First, and not surprisingly, Generation Z wants to be trendy. The numbers for those who “like trendy things” and are “always the first to use a new product” are 69 percent and 44 percent, compared with 51 percent and 38 percent for the total 12-65 cohort.
They also like “hanging out with friends” more than the total cohort—but, surprisingly perhaps, more of them do things alone (64% versus 59%). Similarly, it’s no surprise that teenagers and young adults are less comfortable with people they don’t know than the larger cohort—but it’s interesting that they are made more nervous by unfamiliar surroundings. They are also measurably less confident than the total cohort—by a margin of 57 percent to 49 percent.
They also like to share their thoughts and feelings with others with others about what they have just bought or used (72% said yes to this), which perhaps also suggests that they would respond well to easy-to-share mechanisms now driving the share economy. But when it comes to their actual purchase activity, no one will be surprised to hear that they register higher on impulse buying by about 10 percent. They are also willing to identify themselves as materialistic at higher rates (57% to 44%). By similar margins, they are more willing to spend on leisure and entertainment than on saving than the total cohort. All in all, it seems clear that marketers who create an attractive environment could benefit greatly from these attitudes. Indeed, in line with a greater level of materialism, Generation Z scores very high on the feelings a product evokes in them (82%), on willingness to spend more for design (70%), and on their desire to “shop and dine in stores with great atmosphere and decoration” (82%).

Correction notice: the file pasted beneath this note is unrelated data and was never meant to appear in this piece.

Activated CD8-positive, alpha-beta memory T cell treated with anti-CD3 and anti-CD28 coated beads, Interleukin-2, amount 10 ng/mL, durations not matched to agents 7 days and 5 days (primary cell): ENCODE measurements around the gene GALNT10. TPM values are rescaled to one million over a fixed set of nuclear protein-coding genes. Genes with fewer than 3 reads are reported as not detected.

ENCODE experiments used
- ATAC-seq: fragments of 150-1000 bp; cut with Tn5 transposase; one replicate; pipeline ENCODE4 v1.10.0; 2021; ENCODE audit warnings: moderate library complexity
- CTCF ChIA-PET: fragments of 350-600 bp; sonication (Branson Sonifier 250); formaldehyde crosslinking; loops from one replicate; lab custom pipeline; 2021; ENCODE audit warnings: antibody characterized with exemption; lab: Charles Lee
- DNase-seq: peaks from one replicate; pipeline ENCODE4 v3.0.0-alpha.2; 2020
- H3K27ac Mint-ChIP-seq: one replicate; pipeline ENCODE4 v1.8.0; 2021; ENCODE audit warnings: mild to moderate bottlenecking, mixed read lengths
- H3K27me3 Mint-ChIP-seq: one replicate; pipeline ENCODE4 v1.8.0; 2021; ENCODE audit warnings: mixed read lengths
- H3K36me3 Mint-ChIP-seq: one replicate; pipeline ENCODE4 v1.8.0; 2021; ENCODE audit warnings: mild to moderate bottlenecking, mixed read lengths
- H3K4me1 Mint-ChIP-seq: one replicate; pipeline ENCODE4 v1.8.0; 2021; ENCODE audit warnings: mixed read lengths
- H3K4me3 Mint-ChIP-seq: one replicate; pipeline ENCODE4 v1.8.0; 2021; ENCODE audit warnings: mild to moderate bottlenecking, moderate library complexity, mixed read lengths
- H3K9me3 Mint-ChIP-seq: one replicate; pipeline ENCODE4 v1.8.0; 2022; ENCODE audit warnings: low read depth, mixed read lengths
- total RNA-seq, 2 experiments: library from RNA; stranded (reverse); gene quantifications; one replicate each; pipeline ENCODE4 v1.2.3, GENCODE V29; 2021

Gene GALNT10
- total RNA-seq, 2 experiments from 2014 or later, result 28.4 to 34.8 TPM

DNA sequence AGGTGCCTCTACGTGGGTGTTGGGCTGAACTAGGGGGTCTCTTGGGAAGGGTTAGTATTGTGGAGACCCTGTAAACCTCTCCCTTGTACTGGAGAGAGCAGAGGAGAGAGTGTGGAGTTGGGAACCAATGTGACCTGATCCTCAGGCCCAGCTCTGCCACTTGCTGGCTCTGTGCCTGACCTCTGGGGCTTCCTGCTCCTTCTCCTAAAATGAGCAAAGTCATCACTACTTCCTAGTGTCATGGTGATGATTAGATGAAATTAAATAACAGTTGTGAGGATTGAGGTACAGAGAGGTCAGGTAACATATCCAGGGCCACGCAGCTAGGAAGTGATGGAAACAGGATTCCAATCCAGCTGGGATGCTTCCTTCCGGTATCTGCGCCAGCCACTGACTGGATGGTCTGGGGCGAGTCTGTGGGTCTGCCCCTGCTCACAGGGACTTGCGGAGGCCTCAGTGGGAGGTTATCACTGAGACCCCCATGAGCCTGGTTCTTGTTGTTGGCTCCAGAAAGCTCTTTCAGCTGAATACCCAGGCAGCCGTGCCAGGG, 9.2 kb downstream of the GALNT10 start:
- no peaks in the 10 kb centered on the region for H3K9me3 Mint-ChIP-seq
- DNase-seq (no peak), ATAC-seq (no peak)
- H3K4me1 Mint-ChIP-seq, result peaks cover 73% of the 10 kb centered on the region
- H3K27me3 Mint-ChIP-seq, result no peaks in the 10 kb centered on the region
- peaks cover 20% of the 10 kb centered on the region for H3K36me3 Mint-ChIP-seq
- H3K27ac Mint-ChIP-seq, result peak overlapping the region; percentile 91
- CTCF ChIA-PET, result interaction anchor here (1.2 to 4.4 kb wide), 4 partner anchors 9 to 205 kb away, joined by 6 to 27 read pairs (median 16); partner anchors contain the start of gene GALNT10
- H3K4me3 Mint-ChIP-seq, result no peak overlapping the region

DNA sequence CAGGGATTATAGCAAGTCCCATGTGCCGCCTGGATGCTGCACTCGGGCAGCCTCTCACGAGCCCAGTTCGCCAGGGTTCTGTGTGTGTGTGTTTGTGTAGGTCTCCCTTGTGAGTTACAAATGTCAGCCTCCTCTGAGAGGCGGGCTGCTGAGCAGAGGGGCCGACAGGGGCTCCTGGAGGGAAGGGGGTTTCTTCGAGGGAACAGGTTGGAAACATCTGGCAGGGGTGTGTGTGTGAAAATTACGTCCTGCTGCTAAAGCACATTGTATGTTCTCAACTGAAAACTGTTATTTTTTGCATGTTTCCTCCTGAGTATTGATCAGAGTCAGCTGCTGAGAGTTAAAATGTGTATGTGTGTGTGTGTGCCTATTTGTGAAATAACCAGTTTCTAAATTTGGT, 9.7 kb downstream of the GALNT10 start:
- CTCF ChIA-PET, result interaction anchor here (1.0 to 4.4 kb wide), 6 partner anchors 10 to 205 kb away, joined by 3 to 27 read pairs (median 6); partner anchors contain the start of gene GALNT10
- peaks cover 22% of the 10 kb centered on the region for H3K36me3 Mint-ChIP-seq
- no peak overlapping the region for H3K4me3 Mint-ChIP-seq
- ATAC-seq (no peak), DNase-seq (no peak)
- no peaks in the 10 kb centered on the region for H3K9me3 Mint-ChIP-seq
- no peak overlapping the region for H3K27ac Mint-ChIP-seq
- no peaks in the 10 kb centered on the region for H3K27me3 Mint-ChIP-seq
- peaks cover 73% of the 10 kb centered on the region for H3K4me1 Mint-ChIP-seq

Finally, they consume information in different ways than Boomers. They are more responsive to ads, which are the major tool for them to know a product (77% versus 66% for Boomers), and can increase their preference for a brand (72 versus 55%). They are significantly more likely to purchase a product simply because they like the ads (68% versus 51%). Similarly, they are more open to other traditional influences: 67 percent would pay attention to what experts say, 60 percent listen to those around them, and 51 percent are influenced by celebrities. The comparable numbers for Boomers are 54 percent, 43 percent and 41 percent.
What does all this mean? For this particular survey, that companies need to give Boomers reasons to treat themselves better and help them feel and look young—and to recognize that winning Generation Z can be done through ads; that they are likely to respond well to the effective use of experts and fan pages; that they care about design and atmosphere—and that, like most teenagers and many young adults, many of them like the spotlight! More generally, that companies need to keep a close eye on the changing attitudes of this generation as it becomes the most important customer for their products, as not all their attitudes will be intuitive.